The regression pattern of (a) TPT from MERRA data and (c) SST anomalies from HadISST data regressed on the PDO index (e). The PDO index is the leading PC of observed SST anomalies over the North Pacific (20°–70°N, 110°E–100°W) from the HadISST data for the period 1900–2014, with the seasonal cycle and the global mean removed. The PDO mode explains 27% of the variance of the SST anomalies. The thick black line in (e) represents the low-pass (6-year) filtered PDO index. The time series of TPTs are first low-pass filtered and then regressed onto the filtered PDO index. TPT anomalies are derived from the MERRA data. The black contour lines in (a) show the explained variance in percent, whereas stippling in (a) indicates the 95% significance level, with autocorrelation effects taken into account. (b,d,f) Same as (a,c,e), but for the Natural CESM experiment from 1955–2099. The right hand side number in (d) is the pattern correlation between (d,c). Maps were produced using licensed IDL (http://www.harrisgeospatial.com/ProductsandSolutions/GeospatialProducts/IDL.aspx), version 8.1.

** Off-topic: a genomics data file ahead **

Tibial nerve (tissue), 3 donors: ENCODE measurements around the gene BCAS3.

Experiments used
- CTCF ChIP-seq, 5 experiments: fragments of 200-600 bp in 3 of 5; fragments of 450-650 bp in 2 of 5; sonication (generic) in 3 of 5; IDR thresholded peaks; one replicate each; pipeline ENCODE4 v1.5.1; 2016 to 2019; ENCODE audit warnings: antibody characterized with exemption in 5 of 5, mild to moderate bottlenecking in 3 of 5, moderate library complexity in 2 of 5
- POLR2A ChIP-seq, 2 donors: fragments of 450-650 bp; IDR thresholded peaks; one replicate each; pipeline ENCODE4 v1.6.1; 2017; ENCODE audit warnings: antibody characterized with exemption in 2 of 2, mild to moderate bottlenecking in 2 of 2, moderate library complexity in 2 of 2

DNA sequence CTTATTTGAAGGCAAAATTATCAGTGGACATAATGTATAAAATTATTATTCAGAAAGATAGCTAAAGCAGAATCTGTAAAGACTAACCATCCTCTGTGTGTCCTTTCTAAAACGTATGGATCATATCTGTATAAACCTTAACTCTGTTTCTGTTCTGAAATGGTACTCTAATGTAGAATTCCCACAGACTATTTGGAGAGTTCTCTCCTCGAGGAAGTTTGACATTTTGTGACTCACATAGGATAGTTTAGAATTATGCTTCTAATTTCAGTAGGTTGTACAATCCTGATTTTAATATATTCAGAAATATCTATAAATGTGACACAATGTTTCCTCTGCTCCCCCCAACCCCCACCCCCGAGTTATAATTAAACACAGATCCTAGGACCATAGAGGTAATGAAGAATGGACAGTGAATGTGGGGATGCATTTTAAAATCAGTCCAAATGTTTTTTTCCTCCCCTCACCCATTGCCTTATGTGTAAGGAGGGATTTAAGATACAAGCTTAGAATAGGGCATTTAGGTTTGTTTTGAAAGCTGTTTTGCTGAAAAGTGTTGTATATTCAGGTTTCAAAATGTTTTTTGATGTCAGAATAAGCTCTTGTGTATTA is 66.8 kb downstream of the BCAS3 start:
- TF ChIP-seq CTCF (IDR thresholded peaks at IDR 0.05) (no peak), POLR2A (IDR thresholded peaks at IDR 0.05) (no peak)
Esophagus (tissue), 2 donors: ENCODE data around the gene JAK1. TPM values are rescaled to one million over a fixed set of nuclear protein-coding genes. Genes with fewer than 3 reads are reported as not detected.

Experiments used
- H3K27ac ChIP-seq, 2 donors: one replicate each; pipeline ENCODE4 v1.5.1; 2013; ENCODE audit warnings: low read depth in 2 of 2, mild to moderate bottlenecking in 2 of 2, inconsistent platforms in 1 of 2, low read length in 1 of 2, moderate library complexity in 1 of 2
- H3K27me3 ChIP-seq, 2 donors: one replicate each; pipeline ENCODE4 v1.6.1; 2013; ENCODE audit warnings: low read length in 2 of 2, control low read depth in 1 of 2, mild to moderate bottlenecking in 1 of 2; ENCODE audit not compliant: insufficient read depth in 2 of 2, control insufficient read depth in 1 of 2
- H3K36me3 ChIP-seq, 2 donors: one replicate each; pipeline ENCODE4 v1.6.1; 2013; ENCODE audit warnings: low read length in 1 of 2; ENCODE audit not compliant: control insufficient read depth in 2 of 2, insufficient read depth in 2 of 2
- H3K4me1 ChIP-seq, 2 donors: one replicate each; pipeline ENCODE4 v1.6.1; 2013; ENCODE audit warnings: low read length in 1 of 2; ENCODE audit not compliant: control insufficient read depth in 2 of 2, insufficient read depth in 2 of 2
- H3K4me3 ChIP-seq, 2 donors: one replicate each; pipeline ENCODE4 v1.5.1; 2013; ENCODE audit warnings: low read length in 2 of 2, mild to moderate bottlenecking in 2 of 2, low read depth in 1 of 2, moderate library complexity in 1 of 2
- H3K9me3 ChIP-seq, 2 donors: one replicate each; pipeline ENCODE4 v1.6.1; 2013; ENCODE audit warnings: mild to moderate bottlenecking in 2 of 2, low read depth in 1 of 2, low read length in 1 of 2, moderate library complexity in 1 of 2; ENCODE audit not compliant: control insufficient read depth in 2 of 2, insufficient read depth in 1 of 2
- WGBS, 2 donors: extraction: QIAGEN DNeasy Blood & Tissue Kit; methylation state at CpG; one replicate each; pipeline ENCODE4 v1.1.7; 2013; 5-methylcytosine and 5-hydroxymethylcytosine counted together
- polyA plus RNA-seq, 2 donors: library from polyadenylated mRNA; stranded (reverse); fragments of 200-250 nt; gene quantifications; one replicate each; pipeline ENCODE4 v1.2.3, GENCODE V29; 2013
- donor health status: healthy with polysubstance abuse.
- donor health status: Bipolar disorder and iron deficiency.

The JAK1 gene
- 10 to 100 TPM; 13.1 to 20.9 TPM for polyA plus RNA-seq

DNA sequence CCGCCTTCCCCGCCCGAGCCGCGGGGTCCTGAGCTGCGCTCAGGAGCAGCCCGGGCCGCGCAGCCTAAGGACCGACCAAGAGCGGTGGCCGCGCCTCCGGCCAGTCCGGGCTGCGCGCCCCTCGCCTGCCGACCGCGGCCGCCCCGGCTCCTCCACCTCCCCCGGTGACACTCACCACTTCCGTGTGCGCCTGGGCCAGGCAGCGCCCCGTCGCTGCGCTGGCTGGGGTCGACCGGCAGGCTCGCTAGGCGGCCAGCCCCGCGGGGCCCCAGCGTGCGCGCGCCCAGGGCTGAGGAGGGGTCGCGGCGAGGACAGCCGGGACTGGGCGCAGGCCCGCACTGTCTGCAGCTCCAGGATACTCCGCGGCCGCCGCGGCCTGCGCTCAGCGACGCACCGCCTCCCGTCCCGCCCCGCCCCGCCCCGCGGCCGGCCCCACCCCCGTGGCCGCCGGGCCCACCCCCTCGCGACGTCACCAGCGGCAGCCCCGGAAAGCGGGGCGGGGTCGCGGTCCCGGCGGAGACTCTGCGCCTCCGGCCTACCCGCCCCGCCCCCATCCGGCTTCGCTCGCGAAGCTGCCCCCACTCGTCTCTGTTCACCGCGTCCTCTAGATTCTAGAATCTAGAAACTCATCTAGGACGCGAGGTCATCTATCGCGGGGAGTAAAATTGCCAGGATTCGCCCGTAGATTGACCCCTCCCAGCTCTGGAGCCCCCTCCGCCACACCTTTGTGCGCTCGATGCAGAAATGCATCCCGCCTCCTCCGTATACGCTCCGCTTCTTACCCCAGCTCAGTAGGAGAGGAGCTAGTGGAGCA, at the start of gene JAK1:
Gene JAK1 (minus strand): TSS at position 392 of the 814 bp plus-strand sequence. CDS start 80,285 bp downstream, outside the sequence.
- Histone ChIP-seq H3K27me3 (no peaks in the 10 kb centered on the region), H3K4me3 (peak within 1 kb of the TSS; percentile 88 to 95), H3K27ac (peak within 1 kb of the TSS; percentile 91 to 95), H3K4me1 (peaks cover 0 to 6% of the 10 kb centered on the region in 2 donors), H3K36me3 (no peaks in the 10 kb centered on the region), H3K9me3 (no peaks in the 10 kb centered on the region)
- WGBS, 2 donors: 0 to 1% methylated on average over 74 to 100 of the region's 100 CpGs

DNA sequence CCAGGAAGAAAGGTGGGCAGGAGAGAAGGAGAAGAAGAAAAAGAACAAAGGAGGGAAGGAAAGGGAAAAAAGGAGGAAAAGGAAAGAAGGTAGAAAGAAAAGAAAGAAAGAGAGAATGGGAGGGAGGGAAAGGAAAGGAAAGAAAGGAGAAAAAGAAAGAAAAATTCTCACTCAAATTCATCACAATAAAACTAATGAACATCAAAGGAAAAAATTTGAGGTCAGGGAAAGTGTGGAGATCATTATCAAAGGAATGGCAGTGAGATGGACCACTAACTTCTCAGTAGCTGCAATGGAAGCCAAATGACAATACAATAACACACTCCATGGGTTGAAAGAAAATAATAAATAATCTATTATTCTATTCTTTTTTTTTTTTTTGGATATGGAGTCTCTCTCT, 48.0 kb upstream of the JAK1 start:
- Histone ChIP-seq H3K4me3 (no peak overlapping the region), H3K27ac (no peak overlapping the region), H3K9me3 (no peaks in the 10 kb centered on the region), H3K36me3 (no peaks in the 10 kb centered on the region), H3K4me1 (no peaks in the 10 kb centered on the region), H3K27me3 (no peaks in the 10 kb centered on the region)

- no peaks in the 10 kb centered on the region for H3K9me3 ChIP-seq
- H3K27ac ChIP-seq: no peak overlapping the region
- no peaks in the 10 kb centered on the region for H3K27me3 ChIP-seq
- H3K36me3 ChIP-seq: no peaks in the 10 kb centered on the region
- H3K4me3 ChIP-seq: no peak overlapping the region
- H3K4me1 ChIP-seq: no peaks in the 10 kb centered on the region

Study finds: Middle atmosphere temperature in sync with the ocean PDO

Relationship between decadal variations in temperatures in the Pacific and the tropopause identified From the HELMHOLTZ CENTRE FOR OCEAN RESEARCH KIEL (GEOMAR) Water plays a major role for our planet not only in its liquid form at the surface. In the atmosphere too, it considerably affects our lives as well as weather and climate. Clouds and…

PDO3

Has the PDO flipped?

Guest post by David Middleton Cyclical changes in the Pacific Ocean have thrown earth’s surface into what may be an unprecedented warming spurt, following a global warming slowdown that lasted about 15 years. While El Niño is being blamed for an outbreak of floods, storms and unseasonable temperatures across the planet, a much slower-moving cycle…